Globe is informing its customers who are also members of Acropolis Greens Homeowners Association, Inc. (AGHAI) in Quezon City that they may continue to experience difficulty in making a call, sending text messages, and accessing the internet due to weak signals following the rejection of the company’s plan to install a cell tower inside the exclusive village.
Following several complaints from the residents of weak connectivity, Globe was able to do a technical survey of the village to optimize its network. The recommendation by the company was to put up a cell site inside the village premises.
Reasons cited for the denial included perceived health risks that cell towers cause; safety concerns in a typhoon or a major earthquake that will lead to the tower’s collapse.
Globe has conducted a seminar and consultation with AGHAI explaining that until now there is no scientific evidence that cell towers cause cancer or any illness, highlighting testimonials from several health organizations including the World Health Organization and medical experts both here and abroad. The Department of Health also releases compliance permits before a cell site is installed to ensure its safety.
Since Typhoon Yolanda, the government has implemented stricter requirements that all major installations can withstand super typhoon levels of up to 260 to 340 kilometers per hour and 7.0 intensity earthquake based on the National Structural Code of the Philippines.
Globe has also made it known to the homeowners association of the recent move and renewed direction of the government to fast track the rollout of telecommunication structures to improve the country’s telecommunication services. The issuance of Joint Memorandum Circular No. 01 Series of 2020 by the Department of Interior and Local Government, Department of Information and Communications Technology, Department of Health, and other national government agencies and the implementation of the Bayanihan Act 2 address the need to streamline the permitting processes required from telcos to build their cell towers.
“The JMC states that an application for locational clearance, barangay clearance, fire safety, evaluation certificate, and building permit shall proceed without the prior submission of the written (HOA/Condominium or Building Association/Owner or Developer of Building,” Vince Tempongko, Globe VP and Head of Site Acquisition and Management, Network Technical Group, said.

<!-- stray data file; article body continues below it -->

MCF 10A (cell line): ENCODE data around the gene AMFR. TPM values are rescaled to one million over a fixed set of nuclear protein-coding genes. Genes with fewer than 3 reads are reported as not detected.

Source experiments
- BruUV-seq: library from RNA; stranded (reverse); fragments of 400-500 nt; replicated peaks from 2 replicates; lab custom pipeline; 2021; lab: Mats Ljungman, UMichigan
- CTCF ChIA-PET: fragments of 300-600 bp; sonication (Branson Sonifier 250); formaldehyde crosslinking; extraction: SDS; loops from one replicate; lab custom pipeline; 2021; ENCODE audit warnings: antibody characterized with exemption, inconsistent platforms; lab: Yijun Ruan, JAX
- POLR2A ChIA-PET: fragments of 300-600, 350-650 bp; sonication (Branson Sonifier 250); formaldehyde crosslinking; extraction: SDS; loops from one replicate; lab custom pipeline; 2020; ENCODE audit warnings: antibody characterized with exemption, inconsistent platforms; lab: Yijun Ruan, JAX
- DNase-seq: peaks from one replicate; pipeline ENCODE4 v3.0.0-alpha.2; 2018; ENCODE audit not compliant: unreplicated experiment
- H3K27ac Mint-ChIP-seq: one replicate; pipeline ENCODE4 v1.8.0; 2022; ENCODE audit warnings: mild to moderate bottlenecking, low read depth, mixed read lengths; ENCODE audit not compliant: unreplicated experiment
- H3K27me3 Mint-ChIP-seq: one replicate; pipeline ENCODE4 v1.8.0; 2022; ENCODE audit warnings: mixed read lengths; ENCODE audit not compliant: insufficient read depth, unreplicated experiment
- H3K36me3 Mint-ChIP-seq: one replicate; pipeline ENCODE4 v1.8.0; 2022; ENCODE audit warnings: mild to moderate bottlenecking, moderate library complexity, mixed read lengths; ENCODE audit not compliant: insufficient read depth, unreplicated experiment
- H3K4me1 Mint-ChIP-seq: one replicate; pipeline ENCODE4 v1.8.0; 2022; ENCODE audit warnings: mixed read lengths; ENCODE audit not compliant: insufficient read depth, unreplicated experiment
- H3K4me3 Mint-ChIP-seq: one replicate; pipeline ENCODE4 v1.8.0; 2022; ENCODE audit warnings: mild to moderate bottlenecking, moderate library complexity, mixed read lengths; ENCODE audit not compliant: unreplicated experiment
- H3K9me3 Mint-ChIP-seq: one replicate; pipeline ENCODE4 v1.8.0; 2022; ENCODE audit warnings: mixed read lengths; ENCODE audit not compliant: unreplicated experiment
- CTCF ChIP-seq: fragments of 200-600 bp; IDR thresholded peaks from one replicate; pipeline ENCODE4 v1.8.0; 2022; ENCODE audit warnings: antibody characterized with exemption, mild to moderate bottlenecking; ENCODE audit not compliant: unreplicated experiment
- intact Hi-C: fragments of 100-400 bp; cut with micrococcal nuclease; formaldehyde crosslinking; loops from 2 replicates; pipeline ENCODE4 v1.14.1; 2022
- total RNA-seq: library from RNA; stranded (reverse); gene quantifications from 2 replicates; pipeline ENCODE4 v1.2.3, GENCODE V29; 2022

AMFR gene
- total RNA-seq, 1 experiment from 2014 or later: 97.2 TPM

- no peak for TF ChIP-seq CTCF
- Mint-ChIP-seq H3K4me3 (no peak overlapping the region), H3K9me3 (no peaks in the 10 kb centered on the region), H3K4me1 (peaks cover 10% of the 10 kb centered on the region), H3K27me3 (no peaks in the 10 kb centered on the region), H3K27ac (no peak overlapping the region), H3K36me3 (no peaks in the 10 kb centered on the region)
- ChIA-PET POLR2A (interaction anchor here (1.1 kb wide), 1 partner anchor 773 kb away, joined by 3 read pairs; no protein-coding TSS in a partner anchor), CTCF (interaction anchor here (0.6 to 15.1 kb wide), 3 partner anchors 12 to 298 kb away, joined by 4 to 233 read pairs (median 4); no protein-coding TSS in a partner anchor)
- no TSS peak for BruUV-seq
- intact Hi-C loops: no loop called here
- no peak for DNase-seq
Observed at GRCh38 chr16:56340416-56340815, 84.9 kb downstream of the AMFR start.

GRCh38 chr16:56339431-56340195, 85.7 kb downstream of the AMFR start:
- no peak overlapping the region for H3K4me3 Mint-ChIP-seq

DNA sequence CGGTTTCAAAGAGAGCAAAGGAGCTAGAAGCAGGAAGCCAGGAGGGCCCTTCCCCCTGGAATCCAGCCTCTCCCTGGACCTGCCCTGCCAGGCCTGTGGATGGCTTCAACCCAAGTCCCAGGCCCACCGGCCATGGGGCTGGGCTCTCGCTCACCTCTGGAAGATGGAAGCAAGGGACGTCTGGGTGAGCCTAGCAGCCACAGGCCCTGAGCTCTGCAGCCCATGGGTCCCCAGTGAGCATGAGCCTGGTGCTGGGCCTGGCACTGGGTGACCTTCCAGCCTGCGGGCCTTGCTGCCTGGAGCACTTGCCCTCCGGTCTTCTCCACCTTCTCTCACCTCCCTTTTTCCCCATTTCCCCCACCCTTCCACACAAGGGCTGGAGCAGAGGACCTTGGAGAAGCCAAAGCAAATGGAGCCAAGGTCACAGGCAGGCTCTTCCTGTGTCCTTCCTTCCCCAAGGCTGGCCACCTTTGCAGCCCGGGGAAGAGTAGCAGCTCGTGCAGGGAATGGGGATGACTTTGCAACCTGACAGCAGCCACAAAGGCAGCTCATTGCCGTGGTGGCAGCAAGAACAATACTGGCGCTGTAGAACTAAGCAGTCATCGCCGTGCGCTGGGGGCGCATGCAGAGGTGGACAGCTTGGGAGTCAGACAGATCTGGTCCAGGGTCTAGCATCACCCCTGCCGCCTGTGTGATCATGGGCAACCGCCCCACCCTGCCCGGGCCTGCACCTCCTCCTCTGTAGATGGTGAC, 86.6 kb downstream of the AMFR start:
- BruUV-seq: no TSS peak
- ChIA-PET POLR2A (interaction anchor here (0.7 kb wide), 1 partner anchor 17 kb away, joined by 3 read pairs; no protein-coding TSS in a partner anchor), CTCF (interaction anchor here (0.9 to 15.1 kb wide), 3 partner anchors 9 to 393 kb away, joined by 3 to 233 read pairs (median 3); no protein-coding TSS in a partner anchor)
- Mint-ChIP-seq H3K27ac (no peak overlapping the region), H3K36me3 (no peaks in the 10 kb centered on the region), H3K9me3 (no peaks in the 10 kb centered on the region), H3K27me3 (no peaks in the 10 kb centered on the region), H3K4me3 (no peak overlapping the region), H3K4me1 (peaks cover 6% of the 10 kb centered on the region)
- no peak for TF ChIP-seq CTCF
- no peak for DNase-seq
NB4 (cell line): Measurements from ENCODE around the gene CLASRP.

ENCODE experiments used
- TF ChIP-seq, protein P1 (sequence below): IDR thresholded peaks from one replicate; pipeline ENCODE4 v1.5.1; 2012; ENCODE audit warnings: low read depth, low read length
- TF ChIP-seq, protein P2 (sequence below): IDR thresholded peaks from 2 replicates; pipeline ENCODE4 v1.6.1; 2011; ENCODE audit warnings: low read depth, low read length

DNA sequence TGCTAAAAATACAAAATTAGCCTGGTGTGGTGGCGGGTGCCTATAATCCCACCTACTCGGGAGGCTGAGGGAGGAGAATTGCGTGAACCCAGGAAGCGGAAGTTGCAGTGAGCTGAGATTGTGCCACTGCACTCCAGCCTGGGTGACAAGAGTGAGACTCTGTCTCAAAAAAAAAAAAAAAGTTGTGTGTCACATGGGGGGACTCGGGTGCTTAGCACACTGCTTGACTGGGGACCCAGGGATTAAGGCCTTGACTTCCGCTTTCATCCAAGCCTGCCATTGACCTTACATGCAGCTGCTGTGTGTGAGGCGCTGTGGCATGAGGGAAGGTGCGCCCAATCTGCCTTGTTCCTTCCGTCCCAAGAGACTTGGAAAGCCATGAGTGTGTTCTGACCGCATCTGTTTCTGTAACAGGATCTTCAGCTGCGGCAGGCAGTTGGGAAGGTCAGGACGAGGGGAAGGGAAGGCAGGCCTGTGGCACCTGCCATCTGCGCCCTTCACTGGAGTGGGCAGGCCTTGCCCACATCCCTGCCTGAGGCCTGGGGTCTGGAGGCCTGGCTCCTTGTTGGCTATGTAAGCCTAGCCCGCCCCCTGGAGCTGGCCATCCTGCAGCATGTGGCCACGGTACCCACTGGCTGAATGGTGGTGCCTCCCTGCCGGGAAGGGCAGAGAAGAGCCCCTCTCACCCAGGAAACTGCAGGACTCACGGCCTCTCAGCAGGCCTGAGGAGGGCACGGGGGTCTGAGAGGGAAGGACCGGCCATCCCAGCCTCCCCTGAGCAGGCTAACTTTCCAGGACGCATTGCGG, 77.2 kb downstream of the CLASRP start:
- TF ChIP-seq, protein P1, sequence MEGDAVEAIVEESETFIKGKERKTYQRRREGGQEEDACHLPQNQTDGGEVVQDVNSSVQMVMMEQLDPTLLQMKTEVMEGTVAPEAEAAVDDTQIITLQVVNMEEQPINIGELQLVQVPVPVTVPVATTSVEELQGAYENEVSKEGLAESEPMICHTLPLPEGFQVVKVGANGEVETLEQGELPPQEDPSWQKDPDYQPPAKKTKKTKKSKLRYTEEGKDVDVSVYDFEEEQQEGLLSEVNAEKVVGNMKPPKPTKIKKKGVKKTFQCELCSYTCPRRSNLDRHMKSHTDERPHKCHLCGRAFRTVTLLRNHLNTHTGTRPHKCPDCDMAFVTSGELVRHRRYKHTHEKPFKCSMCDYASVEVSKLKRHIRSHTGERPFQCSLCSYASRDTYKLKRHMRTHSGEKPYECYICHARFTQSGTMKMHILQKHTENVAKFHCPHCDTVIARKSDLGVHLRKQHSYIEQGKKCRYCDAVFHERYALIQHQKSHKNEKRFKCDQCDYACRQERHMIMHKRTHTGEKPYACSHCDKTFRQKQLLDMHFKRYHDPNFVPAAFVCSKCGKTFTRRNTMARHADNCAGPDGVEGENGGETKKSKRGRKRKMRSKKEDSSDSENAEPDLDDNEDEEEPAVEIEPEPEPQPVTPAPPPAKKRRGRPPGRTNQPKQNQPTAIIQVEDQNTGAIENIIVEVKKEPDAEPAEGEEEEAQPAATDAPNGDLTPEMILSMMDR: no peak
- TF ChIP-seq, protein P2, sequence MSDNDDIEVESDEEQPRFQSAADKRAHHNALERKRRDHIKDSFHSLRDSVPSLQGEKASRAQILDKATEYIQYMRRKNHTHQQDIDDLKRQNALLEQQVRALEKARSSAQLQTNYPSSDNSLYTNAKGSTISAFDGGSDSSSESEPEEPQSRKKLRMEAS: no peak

Tempongko likewise added that surveys conducted in Acropolis showed that there are no other available or suitable sites nearby which will serve the connectivity requirements of the residents of the village. The telecommunication infrastructure has to be installed within the village which is the most effective and efficient location for the cell tower. This concern is also specifically addressed in the JMC.
Moreover, the Department of Human Settlements and Urban Development (DHSUD) has updated the guidelines on securing permits for information and communications technology (ICT) infrastructure projects. DHSUD Secretary Eduardo Del Rosario says the move aims to reduce the number of documentary requirements to hasten the processing of permits for the building of network towers and other critical ICT infrastructures to hasten processing time.
Del Rosario clarified that to fast track the application process for the telecommunication infrastructures, there is no need to go through homeowners associations (HOA), building owners, and concerned tenants.
Despite the rejection, Globe is still hoping that the AGHAI will reconsider and follow the mandate of the law and the government’s efforts to provide Filipinos reliable, efficient, and affordable telecommunications infrastructure and services.